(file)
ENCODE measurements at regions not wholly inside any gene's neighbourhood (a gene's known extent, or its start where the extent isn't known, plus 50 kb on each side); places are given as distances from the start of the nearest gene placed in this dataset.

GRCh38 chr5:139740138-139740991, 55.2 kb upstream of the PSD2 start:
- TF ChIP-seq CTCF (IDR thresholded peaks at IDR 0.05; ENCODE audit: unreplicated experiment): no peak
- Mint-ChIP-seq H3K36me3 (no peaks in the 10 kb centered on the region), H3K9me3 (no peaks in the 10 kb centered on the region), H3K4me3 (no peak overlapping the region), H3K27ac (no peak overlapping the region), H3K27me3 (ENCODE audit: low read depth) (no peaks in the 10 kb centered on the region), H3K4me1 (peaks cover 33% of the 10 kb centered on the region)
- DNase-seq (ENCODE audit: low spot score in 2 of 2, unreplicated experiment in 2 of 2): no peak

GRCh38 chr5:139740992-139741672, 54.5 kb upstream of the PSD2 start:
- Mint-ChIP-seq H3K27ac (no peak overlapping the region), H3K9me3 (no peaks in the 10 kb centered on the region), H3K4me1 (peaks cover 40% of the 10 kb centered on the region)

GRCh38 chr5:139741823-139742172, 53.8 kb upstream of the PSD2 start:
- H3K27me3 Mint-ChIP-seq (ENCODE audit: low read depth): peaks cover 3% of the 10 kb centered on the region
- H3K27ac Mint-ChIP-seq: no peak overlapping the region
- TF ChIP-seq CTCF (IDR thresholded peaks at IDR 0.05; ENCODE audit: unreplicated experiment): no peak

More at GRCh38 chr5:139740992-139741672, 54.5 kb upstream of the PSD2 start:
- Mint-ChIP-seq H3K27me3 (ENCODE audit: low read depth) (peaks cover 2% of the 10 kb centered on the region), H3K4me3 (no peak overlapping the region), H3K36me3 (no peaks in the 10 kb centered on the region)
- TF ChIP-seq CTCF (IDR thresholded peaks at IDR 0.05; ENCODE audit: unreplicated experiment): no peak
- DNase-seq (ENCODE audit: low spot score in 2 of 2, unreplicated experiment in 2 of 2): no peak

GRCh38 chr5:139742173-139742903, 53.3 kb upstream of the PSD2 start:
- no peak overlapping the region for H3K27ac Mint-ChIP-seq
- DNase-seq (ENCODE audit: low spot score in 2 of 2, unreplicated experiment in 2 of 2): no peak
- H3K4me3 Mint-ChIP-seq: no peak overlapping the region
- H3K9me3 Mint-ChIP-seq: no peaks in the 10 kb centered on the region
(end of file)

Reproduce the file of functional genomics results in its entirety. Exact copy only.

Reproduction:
ENCODE measurements at regions not wholly inside any gene's neighbourhood (a gene's known extent, or its start where the extent isn't known, plus 50 kb on each side); places are given as distances from the start of the nearest gene placed in this dataset.

GRCh38 chr5:139740138-139740991, 55.2 kb upstream of the PSD2 start:
- TF ChIP-seq CTCF (IDR thresholded peaks at IDR 0.05; ENCODE audit: unreplicated experiment): no peak
- Mint-ChIP-seq H3K36me3 (no peaks in the 10 kb centered on the region), H3K9me3 (no peaks in the 10 kb centered on the region), H3K4me3 (no peak overlapping the region), H3K27ac (no peak overlapping the region), H3K27me3 (ENCODE audit: low read depth) (no peaks in the 10 kb centered on the region), H3K4me1 (peaks cover 33% of the 10 kb centered on the region)
- DNase-seq (ENCODE audit: low spot score in 2 of 2, unreplicated experiment in 2 of 2): no peak

GRCh38 chr5:139740992-139741672, 54.5 kb upstream of the PSD2 start:
- Mint-ChIP-seq H3K27ac (no peak overlapping the region), H3K9me3 (no peaks in the 10 kb centered on the region), H3K4me1 (peaks cover 40% of the 10 kb centered on the region)

GRCh38 chr5:139741823-139742172, 53.8 kb upstream of the PSD2 start:
- H3K27me3 Mint-ChIP-seq (ENCODE audit: low read depth): peaks cover 3% of the 10 kb centered on the region
- H3K27ac Mint-ChIP-seq: no peak overlapping the region
- TF ChIP-seq CTCF (IDR thresholded peaks at IDR 0.05; ENCODE audit: unreplicated experiment): no peak

More at GRCh38 chr5:139740992-139741672, 54.5 kb upstream of the PSD2 start:
- Mint-ChIP-seq H3K27me3 (ENCODE audit: low read depth) (peaks cover 2% of the 10 kb centered on the region), H3K4me3 (no peak overlapping the region), H3K36me3 (no peaks in the 10 kb centered on the region)
- TF ChIP-seq CTCF (IDR thresholded peaks at IDR 0.05; ENCODE audit: unreplicated experiment): no peak
- DNase-seq (ENCODE audit: low spot score in 2 of 2, unreplicated experiment in 2 of 2): no peak

GRCh38 chr5:139742173-139742903, 53.3 kb upstream of the PSD2 start:
- no peak overlapping the region for H3K27ac Mint-ChIP-seq
- DNase-seq (ENCODE audit: low spot score in 2 of 2, unreplicated experiment in 2 of 2): no peak
- H3K4me3 Mint-ChIP-seq: no peak overlapping the region
- H3K9me3 Mint-ChIP-seq: no peaks in the 10 kb centered on the region